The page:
Plaintiffs explained the origins of the business relationship between them and Defendants, which are undisputed. (DE 1, Compl. 1-3; DE 15, Defs.' Ans. 2-3.) Plaintiff alleges that they dealt with Cuetara Holdings and Classic Foods as one entity, led by Florencio Cuetara, throughout their business dealings. Plaintiffs then describe the Settlement Agreement for Defendants' payment of $368, 646.56 to Plaintiffs. (DE 1, Compl. 3; DE 15, Defs.' Ans. 5.) Rule 8(a)(2) requires no more. In fact, Defendants admit that this Settlement Agreement exists and that Classic Foods and Cuetara Holdings are signatories to the agreement, but Cuetara Holdings then claims that it does not have sufficient information to either admit or deny whether payment was made. (DE 15, Defs.' Ans. 9.)
Cuetara Holdings also contends that the Complaint fails to adequately allege that they are the parent company of Classic Foods. Cuetara Holdings argues that the Complaint almost exclusively refers to Classic Foods, as opposed to both Defendants, by Plaintiffs in sections that address the breach of the Settlement Agreement and the associated attorneys' fees. While that is true, in the background section of the Complaint, Plaintiffs allege that Cuetara Holdings is the parent company of Classic Foods: (1) Classic Foods is not listed as a corporation on the Delaware Secretary of State's website; (2) Classic Foods is a "doing business as" subsidiary of Cuetara Holdings. (DE 1, Compl. 2-3.) Moreover, Plaintiffs allege direct, alter ego, and piercing the corporate veil claims against Cuetara Holdings. ( Id. ) Plaintiffs incorporate these claims by reference into Count V and Count VI. (DE 1, Compl. 6-7.) This level of pleading is sufficient. Since, dismissing of a complaint is appropriate only if it appears beyond doubt that plaintiffs can prove no set of facts in support of their claims which would entitle them to relief, Cuetara's motion for judgment on the pleadings is denied. See Hishon v. King & Spalding, 467 U.S. 69, 73 (1984); Jefferson v. Ambroz, 90 F.3d 1291, 1296-97 (7th Cir. 1996).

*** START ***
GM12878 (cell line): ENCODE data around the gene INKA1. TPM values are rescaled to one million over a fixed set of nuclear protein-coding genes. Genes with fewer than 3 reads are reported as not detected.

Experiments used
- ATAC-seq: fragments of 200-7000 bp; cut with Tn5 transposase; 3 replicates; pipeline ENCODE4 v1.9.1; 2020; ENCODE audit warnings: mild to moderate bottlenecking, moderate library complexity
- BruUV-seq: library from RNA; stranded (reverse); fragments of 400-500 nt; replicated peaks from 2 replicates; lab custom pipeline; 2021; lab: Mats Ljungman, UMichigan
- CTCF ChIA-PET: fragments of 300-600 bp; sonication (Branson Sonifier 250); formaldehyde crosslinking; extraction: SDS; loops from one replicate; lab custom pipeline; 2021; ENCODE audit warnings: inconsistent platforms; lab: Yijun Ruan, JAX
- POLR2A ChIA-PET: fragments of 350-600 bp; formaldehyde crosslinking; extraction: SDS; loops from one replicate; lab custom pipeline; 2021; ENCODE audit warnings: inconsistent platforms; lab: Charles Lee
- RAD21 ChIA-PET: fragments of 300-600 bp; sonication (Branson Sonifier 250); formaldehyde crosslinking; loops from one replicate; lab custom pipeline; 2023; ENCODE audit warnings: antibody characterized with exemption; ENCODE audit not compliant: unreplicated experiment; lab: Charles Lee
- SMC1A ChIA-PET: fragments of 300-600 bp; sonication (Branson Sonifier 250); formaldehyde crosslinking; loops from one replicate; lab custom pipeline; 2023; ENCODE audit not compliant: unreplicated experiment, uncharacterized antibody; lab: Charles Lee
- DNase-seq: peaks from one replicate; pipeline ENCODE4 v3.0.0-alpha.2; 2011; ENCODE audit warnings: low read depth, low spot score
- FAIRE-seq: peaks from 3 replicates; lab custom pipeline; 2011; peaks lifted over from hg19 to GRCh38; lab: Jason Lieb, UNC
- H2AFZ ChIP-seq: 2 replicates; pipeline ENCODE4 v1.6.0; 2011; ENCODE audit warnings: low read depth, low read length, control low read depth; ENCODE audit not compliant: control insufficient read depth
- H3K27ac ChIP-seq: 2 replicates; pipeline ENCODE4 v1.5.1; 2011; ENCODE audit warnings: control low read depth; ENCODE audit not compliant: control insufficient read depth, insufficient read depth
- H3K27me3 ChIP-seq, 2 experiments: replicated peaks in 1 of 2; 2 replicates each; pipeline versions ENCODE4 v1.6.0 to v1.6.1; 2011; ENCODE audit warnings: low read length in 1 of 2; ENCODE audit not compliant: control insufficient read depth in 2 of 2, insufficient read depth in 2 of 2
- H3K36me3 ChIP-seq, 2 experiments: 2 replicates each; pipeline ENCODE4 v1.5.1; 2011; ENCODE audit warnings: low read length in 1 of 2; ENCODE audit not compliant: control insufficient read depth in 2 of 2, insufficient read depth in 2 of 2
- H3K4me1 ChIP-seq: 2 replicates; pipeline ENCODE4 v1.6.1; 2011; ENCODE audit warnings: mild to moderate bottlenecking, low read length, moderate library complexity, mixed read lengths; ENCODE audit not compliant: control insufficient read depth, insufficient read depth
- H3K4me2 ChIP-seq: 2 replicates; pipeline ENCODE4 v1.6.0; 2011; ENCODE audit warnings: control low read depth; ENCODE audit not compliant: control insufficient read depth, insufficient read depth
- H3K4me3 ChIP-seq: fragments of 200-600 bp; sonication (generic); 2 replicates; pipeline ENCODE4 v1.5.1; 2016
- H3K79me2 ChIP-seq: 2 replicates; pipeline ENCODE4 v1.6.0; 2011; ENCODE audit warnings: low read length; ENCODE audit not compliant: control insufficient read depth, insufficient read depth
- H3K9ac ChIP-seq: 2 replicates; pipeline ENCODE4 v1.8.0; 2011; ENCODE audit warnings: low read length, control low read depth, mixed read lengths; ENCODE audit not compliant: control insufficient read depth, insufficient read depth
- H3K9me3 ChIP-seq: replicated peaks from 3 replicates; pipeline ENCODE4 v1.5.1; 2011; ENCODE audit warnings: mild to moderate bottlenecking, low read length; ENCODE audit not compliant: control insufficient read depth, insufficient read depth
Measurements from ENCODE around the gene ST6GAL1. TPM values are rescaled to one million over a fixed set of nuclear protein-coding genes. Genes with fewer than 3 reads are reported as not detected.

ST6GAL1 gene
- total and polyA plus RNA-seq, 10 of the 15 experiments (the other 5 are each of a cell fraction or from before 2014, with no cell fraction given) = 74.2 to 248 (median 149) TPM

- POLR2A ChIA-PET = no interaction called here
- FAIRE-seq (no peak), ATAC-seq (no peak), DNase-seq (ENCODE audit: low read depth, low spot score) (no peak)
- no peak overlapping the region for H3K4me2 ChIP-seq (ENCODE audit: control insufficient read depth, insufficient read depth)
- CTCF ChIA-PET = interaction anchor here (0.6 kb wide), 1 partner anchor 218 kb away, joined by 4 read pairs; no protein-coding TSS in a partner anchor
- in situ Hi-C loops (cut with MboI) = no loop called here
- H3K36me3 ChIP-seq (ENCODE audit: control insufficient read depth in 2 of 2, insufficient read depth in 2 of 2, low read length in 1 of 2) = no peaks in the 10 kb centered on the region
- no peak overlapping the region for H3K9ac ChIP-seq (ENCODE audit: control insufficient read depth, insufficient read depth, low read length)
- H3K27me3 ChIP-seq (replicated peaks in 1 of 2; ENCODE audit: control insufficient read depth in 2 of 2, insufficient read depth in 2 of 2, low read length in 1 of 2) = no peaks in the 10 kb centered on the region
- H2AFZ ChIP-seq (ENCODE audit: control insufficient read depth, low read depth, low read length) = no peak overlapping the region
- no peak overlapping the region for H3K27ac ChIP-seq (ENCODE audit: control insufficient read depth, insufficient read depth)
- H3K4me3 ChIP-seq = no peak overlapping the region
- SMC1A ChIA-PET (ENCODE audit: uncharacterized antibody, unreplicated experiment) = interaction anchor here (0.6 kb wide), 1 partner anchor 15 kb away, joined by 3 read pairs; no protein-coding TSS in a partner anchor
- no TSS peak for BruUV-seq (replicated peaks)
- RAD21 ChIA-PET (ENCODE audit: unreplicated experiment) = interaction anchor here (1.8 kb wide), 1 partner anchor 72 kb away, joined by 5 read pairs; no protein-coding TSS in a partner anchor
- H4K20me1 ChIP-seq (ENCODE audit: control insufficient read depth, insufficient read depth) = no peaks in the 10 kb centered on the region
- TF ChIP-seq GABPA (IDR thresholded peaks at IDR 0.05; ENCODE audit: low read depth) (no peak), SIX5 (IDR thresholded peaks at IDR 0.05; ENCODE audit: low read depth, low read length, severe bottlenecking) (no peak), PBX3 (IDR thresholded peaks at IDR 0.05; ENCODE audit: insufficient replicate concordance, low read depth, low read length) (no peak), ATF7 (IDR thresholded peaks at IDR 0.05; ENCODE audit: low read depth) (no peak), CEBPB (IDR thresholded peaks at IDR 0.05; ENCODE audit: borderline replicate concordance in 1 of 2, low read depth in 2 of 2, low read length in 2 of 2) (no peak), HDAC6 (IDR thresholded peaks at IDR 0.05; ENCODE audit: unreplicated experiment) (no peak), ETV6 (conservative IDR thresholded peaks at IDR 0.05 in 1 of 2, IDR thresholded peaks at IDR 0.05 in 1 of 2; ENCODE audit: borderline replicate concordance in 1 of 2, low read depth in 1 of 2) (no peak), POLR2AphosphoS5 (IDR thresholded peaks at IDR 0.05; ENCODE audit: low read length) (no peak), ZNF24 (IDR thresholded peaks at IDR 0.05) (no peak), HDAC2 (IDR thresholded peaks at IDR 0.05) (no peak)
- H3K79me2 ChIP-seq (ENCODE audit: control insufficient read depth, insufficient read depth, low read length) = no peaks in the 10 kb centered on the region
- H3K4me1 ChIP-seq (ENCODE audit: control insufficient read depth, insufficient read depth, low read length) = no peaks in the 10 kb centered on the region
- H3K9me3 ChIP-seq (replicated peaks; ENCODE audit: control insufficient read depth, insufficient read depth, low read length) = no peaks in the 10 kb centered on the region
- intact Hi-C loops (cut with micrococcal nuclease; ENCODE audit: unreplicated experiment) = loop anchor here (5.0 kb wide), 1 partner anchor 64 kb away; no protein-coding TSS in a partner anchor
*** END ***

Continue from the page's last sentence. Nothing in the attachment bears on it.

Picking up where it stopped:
(2) Plaintiffs' Motion for Partial Summary Judgment
In their motion for partial summary judgment, Plaintiffs argue that Defendants have breached the terms of the Settlement Agreement by failing to make the required payments.
To prevail on summary judgment for breaching the settlement agreement Plaintiffs must show (1) proof of a contract, (2) a breach by Defendants, and (3) damages. See Pisciotta v. Old Nat'l Bancorp, 499 F.3d 629, 635 (7th Cir. 2007). Each element is satisfied here. As noted previously, all parties acknowledge the existence of the Settlement Agreement between Plaintiffs and Defendants. (DE 44-3, Ex. C.) Defendants' have failed to pay as agreed. (DE 18-1, Margie Aff. 2.) Furthermore, Plaintiffs have incurred damages as a result of Defendants' failure to pay.
Plaintiffs also contend that the Settlement Agreement entitles them to reasonable attorney's fees for enforcing the terms of the agreement. Defendants admit that the Settlement Agreement contains this clause. (DE 15, Def.'s Ans. 10.) Moreover, Classic Foods does not dispute that attorneys' fees are due to Plaintiffs, only that Plaintiffs have overstated them. (DE 31, Def.'s Resp. 1-2.) In assessing fee requests, courts recognize that the "fuzziness of the criteria... ensures that people seeking opportunities to contest the fees will not need to search hard." Kirchoff v. Flynn, 786 F.2d 320, 325 (7th Cir. 1986). Defendants have searched for discrepancies in Plaintiffs' attorneys record-keeping, but have not found anything raising a legitimate question of excessiveness. Defendants complain of three charges that are reasonable by any measure. Accordingly, partial summary judgment is also granted for Plaintiffs' recovery of attorneys' fees.
The Court grants Plaintiffs' Motion for Partial Summary Judgment for the enforcement of the Settlement Agreement and associated attorneys' fees. (DE 18) Attorneys' fees in the amount of $3, 152.50 shall be paid by Defendants as outlined in Plaintiffs' Affidavit of Attorneys' Fees. (DE 18-2)
The Court denies Defendant Cuetara Holdings Motion for Judgment on the Pleadings (DE 33).